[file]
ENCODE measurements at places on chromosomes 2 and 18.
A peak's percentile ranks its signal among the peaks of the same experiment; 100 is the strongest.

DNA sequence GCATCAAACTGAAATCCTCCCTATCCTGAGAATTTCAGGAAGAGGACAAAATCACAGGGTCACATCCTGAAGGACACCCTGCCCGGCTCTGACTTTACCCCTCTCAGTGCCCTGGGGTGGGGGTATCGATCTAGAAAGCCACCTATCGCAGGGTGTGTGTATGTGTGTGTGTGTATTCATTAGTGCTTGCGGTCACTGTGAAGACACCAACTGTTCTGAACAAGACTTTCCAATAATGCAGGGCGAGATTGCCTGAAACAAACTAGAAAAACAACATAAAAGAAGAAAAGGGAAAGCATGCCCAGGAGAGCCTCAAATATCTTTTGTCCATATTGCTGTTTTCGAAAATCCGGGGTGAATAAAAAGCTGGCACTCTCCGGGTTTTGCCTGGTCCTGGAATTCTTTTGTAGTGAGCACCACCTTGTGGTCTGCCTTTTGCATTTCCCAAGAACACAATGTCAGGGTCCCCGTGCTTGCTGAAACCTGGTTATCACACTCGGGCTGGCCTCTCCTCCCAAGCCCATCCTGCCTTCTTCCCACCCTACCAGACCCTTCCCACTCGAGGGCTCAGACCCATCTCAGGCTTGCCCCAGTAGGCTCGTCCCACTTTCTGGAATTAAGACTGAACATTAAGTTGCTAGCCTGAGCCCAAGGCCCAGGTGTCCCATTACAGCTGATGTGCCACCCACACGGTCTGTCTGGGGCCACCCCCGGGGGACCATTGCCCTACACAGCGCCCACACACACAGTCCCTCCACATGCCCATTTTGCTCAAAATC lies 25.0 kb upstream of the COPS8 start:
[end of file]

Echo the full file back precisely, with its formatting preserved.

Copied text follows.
ENCODE measurements at places on chromosomes 2 and 18.
A peak's percentile ranks its signal among the peaks of the same experiment; 100 is the strongest.

DNA sequence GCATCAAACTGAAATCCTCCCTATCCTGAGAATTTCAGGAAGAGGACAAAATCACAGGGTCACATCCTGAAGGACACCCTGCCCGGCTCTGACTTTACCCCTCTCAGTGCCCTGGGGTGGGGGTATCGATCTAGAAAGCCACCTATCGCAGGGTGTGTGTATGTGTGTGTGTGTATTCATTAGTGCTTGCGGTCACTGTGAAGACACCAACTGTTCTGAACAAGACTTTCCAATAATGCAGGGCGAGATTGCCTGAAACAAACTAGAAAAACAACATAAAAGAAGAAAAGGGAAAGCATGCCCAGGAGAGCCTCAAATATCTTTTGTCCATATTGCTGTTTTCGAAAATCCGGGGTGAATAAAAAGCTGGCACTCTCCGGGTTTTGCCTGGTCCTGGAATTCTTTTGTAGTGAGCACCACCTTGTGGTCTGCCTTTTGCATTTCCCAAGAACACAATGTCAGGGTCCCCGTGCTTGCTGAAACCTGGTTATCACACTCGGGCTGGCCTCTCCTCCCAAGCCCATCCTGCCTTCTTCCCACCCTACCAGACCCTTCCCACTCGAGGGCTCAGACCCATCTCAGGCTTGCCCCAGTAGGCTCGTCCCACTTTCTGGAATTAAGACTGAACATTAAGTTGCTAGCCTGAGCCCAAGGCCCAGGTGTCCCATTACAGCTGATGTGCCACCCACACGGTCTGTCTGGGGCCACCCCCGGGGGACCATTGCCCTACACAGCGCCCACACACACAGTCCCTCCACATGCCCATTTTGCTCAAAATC lies 25.0 kb upstream of the COPS8 start: